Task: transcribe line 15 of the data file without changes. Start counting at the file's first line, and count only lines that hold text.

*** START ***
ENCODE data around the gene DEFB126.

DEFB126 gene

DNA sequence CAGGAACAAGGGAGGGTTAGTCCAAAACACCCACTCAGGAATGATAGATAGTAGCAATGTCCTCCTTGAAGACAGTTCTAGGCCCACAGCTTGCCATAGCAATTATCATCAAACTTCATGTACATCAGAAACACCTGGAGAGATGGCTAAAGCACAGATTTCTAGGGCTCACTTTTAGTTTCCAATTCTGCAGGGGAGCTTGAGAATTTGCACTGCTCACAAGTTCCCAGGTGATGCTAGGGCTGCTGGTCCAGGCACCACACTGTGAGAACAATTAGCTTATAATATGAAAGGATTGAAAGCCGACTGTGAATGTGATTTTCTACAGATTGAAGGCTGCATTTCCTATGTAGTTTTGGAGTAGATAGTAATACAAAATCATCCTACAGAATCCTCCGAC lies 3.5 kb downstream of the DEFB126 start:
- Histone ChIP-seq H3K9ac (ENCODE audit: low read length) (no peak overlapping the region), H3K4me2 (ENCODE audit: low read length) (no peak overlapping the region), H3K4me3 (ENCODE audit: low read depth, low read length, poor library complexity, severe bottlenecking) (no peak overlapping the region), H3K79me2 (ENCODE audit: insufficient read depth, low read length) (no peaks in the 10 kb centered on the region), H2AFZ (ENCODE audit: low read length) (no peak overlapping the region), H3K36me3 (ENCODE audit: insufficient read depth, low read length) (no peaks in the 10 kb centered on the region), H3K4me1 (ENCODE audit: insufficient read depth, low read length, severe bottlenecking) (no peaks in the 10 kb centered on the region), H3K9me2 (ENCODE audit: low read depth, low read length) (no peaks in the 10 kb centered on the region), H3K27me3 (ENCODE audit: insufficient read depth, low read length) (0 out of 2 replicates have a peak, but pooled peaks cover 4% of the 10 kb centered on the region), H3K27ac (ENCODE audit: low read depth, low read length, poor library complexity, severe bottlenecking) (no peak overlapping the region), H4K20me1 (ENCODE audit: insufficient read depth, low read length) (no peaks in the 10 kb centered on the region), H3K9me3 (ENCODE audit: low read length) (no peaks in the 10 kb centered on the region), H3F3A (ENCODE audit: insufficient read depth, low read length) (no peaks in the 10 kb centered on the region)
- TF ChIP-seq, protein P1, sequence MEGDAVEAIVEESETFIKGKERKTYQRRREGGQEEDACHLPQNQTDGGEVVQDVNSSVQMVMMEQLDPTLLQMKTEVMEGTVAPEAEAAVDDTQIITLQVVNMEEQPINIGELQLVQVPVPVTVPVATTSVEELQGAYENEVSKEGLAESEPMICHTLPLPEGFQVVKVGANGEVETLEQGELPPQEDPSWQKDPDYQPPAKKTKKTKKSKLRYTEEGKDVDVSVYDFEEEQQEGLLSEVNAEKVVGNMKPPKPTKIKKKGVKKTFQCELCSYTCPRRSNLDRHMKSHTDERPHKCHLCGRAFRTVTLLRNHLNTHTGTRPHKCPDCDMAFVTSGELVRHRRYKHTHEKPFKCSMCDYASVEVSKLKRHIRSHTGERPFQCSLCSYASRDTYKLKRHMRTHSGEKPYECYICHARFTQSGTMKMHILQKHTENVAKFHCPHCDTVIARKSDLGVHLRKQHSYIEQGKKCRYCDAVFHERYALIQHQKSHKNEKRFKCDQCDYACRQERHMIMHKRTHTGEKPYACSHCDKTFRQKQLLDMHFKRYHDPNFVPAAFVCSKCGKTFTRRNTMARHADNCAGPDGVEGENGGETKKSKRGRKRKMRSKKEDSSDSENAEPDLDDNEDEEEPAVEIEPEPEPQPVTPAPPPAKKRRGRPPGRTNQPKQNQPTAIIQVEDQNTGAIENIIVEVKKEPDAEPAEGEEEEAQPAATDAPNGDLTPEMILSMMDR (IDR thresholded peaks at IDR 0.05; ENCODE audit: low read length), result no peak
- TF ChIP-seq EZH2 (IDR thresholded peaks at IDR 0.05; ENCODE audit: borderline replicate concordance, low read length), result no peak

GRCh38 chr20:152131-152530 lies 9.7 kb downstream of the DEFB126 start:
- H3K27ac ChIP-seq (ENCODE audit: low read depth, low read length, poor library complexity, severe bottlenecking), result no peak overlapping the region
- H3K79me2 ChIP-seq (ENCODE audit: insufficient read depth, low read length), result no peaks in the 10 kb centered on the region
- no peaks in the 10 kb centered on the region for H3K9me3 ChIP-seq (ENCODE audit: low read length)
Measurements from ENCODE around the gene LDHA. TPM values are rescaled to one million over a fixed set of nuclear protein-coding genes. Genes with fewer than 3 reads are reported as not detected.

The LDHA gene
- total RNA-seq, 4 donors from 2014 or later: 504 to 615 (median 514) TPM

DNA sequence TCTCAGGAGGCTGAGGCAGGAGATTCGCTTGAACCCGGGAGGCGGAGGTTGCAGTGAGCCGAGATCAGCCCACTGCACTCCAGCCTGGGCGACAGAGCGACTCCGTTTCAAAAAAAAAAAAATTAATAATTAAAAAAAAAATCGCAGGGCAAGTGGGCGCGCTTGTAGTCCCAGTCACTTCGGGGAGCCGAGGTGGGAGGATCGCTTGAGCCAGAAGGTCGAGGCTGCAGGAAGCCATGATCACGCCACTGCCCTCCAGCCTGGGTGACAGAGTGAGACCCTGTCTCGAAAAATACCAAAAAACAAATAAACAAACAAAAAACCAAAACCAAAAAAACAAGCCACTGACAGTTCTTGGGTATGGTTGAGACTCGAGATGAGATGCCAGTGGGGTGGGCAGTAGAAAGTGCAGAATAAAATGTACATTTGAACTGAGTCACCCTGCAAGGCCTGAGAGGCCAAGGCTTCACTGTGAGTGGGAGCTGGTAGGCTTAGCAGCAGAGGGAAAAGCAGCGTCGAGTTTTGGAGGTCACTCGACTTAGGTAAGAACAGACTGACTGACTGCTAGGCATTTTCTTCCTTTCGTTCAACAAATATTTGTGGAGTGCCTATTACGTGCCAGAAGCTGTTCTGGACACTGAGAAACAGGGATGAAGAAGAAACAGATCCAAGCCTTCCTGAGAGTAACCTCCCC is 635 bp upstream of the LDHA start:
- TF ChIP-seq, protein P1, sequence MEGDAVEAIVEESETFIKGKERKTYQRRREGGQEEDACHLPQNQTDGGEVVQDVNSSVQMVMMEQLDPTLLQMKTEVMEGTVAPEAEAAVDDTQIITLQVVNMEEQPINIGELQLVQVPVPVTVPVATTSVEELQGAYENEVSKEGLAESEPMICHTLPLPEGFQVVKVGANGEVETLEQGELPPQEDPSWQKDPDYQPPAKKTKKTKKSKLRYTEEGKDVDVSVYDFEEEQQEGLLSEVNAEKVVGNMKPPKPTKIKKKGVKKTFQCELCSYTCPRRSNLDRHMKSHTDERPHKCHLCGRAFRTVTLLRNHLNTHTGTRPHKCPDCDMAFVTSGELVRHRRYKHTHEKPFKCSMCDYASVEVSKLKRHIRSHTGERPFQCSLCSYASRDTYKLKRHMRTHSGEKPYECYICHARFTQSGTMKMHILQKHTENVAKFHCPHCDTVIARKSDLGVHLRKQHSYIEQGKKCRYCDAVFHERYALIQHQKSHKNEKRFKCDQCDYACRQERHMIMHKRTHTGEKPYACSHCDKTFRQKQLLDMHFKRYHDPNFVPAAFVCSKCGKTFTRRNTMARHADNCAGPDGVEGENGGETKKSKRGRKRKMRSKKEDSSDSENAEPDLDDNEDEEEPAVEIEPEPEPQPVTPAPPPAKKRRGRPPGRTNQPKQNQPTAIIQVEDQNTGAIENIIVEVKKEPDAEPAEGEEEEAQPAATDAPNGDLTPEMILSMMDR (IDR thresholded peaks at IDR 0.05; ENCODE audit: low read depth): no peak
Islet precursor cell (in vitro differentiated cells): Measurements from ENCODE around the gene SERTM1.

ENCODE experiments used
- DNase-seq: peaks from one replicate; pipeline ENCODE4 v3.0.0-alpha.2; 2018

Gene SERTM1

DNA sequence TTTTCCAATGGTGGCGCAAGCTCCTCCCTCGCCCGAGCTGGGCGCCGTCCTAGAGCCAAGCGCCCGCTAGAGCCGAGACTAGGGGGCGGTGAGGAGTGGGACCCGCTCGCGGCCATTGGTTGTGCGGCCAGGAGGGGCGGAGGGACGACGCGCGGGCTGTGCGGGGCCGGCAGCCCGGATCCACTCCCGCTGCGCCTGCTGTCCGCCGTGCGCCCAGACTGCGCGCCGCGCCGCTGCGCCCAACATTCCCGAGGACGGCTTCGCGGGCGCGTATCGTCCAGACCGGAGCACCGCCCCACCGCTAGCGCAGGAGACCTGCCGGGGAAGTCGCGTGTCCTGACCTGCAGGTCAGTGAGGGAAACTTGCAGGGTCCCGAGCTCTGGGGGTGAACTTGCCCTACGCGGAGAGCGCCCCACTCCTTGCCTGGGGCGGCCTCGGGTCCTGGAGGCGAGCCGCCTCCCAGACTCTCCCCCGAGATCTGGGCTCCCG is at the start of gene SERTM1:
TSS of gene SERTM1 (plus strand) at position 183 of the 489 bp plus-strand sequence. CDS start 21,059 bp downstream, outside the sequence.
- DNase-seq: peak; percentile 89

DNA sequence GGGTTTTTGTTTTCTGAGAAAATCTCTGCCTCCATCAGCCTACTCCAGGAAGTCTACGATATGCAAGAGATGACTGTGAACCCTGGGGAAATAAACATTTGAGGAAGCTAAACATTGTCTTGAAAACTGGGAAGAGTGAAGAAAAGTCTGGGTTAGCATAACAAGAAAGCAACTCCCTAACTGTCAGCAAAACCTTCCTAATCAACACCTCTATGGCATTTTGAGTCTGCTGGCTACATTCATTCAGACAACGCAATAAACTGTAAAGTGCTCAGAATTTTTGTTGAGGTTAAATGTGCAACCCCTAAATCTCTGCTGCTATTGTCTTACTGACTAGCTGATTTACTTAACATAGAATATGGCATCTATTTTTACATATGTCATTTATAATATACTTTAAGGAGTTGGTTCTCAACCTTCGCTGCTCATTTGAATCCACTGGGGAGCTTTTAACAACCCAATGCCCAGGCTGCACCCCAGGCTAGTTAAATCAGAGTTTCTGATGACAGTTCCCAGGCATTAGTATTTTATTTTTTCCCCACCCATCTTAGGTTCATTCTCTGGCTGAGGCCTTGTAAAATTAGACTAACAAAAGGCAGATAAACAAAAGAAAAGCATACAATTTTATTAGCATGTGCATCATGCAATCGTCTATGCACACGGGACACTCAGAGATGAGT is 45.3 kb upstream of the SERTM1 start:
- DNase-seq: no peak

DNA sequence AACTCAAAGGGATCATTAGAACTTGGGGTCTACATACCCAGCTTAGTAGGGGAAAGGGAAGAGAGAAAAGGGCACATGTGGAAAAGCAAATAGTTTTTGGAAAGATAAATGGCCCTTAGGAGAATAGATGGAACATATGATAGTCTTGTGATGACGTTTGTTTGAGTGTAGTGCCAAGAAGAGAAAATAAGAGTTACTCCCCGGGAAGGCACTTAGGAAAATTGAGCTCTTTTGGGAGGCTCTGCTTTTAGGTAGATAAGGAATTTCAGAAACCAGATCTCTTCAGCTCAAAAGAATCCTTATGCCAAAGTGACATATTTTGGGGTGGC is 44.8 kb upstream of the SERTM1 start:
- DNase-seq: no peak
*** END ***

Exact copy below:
- TF ChIP-seq, protein P1, sequence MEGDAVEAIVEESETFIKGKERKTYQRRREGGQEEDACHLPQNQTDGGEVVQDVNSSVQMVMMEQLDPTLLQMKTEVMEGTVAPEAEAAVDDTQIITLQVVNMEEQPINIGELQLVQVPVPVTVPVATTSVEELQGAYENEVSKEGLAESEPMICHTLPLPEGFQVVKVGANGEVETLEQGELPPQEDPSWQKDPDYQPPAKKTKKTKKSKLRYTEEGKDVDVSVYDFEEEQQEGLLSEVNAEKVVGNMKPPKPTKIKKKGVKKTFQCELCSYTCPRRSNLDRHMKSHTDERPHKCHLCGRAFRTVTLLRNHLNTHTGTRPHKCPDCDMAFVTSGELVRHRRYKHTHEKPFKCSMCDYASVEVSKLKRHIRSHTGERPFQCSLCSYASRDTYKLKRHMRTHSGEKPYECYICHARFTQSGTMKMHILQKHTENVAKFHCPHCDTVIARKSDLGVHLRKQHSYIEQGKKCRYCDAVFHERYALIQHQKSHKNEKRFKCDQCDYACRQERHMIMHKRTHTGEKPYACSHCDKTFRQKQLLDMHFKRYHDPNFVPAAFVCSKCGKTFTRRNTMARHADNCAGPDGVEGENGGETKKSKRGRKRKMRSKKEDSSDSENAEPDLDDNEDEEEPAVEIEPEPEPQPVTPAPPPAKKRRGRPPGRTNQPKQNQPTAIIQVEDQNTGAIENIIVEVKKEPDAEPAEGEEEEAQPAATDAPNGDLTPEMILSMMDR (IDR thresholded peaks at IDR 0.05; ENCODE audit: low read depth): no peak